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5 April 2018

Comparing visuospatial associative learning for a middle-aged birth cohort and patients with schizophrenia

Visuospatial memory is extremely heterogeneous in schizophrenia. In a large population study, around a fifth of patients with schizophrenia showed similar errors rates to the top 50% of the general population. Conversely, half of the patients sampled showed substantial impairments. 

Background

  • In the general population, visuospatial associative learning can start to decline from the age of 40.
  • Previous studies have shown that this cognitive function is substantially impaired in many patients with schizophrenia.
  • Scientists at Cambridge Cognition compared visuospatial memory for middle-aged, typically-developing adults and patients with schizophrenia.

 

Methods

  • The study included a total of >5000 participants drawn from the:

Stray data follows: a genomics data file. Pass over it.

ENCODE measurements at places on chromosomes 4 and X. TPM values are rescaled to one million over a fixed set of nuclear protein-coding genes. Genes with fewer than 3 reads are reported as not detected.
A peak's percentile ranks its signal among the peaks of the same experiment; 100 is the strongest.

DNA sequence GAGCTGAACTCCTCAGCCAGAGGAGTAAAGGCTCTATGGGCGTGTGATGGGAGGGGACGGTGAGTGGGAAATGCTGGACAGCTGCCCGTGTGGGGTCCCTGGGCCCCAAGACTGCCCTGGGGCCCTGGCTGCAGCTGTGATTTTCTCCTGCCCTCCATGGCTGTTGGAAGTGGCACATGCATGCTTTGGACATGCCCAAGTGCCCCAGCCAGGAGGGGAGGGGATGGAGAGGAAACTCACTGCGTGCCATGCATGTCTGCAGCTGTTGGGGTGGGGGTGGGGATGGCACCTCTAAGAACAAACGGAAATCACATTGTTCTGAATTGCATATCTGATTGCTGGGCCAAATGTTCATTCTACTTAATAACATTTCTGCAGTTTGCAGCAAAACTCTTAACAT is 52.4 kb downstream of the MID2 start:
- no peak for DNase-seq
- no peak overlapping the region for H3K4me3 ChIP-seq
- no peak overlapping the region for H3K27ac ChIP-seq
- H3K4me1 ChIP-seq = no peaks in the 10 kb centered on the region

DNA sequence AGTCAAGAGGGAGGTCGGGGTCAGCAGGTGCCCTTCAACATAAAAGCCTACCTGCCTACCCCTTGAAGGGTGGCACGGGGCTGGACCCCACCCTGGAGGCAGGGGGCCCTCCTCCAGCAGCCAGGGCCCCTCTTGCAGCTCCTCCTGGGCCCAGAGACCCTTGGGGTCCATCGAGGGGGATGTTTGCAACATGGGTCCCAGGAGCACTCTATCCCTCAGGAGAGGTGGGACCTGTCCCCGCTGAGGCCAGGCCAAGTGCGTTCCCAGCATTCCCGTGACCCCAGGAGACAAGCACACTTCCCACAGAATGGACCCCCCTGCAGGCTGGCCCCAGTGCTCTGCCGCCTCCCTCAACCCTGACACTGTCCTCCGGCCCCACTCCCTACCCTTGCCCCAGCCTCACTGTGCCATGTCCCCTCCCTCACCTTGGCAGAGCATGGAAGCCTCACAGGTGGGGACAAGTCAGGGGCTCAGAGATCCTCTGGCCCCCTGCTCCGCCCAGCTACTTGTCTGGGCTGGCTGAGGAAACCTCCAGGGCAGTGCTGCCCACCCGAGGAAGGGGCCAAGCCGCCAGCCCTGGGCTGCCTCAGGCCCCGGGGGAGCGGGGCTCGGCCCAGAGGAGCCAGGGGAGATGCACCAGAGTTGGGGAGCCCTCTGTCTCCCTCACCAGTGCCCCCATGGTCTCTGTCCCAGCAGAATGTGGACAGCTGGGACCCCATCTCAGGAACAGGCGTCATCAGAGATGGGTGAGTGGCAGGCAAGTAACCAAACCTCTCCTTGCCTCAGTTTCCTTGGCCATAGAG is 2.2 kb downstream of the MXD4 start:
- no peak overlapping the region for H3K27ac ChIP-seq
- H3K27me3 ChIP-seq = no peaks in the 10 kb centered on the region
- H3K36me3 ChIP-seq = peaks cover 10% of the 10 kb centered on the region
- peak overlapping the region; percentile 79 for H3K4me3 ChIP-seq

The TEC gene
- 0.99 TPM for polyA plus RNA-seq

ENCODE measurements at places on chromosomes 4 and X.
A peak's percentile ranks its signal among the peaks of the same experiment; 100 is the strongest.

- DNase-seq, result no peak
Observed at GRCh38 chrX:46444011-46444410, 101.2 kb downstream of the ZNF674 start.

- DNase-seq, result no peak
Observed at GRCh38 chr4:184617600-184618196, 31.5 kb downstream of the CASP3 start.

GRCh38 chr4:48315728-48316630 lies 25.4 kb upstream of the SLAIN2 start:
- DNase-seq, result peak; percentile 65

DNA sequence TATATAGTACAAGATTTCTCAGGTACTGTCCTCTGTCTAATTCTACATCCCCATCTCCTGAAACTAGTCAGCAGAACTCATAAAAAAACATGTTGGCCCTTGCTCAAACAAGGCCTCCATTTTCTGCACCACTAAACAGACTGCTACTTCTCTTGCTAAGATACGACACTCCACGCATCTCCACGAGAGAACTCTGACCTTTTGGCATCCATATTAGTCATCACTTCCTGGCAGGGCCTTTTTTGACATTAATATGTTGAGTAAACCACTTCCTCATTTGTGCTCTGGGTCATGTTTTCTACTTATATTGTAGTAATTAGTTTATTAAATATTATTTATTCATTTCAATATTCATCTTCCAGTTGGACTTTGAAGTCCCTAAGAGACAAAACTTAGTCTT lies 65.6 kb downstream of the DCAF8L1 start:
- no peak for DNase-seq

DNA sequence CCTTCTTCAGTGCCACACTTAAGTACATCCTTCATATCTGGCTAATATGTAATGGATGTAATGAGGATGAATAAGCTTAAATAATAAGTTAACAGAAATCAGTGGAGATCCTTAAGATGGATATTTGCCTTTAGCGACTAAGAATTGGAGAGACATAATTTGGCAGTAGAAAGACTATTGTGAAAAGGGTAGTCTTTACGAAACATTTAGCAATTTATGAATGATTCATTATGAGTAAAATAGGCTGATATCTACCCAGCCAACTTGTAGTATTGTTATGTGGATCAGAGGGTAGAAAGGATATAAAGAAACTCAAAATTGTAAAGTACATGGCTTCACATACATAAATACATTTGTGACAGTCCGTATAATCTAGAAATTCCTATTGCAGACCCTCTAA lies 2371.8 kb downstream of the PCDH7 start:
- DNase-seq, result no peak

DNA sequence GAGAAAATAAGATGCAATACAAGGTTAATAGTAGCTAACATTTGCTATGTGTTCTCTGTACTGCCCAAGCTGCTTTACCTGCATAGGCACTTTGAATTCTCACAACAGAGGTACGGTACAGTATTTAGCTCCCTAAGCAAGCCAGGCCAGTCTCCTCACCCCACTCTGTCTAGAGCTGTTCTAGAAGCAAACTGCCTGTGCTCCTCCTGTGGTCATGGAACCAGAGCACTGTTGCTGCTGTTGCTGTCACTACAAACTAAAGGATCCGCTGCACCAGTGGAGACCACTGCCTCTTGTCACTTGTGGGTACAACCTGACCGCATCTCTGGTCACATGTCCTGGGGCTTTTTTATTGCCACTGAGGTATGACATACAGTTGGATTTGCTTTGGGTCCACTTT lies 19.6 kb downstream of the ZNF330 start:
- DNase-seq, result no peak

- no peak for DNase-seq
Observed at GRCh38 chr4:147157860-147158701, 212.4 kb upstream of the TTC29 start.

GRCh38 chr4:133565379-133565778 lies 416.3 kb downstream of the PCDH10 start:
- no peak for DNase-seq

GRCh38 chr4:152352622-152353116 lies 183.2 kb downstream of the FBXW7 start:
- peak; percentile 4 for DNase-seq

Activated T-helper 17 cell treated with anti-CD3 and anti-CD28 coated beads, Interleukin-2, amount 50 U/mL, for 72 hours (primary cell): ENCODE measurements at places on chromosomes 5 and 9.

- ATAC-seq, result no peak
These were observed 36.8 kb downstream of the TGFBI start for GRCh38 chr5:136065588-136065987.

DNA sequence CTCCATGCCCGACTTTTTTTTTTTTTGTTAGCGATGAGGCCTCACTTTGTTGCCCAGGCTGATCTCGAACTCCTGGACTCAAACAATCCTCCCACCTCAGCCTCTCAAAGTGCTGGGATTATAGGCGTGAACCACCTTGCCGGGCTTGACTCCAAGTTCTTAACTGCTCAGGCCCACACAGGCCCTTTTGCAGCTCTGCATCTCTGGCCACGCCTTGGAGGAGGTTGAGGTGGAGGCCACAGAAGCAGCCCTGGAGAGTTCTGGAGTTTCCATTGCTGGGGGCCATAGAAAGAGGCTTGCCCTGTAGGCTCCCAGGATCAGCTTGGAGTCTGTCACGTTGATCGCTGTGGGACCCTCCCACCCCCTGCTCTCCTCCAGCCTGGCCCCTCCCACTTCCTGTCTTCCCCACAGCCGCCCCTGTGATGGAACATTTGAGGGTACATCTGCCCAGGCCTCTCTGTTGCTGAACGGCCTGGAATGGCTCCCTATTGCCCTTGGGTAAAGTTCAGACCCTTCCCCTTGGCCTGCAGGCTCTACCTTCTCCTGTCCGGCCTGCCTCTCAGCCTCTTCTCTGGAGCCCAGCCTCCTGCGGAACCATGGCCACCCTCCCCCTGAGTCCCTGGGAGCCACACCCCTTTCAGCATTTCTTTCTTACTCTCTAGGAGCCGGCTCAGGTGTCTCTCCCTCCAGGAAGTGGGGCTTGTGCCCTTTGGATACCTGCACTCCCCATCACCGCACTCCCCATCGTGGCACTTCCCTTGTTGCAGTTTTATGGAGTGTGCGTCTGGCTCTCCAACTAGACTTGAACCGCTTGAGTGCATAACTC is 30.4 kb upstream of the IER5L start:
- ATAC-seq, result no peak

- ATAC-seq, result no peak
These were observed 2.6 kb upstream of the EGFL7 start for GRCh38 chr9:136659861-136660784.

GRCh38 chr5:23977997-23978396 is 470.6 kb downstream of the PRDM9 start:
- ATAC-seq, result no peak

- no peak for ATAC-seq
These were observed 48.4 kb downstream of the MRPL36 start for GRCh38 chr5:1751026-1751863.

• Northern Finland Birth Cohort 1966 (NFBC66), a general population sample.
    • Finnish SUPER study of schizophrenia, part of the Stanley Global Neuropsychiatric Genomics Initiative.
  • Visuospatial memory was assessed using the CANTAB Paired Associative Learning (PAL) Test, as shown in figure 1. The primary outcome variables were:
    • ‘Total errors adjusted’ (TEA): the total number of times the participant selected the incorrect box, adjusted for trials not completed due to early termination.
    • ‘First attempt memory score’ (FAMS): the total number of correct choices made by the participant on the first attempt of the trials.

 

Results

  • Compared with the general population, the SUPER sample of patients with schizophrenia made less than half as many correct first choices (FAMS) on average.
  • This pattern was mirrored in TEA. On average, the SUPER sample made more than twice as many errors (TEA) than the general population.
  • However, the distribution of scores was very different between the two groups, as visualized in figure 2.

 

Discussion

  • Visual memory is extremely heterogeneous in schizophrenia. Performance is characterized by a multimodal distribution which is not seen in the general population.
  • Around a fifth of patients with schizophrenia had error scores similar to the top 50% of the general population, while around half showed a substantial impairment.

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Tags : schizophrenia | birth cohort | pal | cias | visuospatial memory

Author portrait

Dr Jenny Barnett, CSO